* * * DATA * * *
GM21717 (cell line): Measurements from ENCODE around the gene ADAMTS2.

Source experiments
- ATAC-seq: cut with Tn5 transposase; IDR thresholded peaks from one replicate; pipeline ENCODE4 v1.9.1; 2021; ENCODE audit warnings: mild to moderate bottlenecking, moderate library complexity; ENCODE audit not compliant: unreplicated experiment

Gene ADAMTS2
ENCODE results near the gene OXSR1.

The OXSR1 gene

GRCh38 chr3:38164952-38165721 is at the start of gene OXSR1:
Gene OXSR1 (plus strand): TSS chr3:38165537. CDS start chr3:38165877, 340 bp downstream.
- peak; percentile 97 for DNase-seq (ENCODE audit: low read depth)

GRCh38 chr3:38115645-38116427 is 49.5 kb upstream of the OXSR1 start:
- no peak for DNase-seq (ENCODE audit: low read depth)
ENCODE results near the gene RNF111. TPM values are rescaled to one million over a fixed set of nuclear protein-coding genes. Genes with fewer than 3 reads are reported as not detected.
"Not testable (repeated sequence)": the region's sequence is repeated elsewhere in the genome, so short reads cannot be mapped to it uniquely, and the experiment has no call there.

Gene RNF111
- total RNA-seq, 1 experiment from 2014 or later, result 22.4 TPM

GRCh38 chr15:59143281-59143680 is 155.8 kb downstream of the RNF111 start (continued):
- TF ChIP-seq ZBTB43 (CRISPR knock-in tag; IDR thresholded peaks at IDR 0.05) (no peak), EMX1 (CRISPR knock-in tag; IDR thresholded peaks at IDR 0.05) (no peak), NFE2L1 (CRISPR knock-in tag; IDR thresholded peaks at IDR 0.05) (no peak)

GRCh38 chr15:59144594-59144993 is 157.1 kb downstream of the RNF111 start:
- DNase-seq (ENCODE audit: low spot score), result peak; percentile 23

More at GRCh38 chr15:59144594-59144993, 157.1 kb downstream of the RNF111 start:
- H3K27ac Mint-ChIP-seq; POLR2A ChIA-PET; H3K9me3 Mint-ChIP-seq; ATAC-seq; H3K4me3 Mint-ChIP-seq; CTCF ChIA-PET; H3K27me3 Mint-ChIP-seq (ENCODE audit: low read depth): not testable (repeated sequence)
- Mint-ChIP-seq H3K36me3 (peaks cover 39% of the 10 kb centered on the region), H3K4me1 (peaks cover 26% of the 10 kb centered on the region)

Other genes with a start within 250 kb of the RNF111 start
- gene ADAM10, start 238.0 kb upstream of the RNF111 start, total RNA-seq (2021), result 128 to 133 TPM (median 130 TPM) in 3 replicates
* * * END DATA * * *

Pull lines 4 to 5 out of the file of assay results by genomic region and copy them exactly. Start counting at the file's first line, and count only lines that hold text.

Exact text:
Gene ADAMTS2
ENCODE results near the gene OXSR1.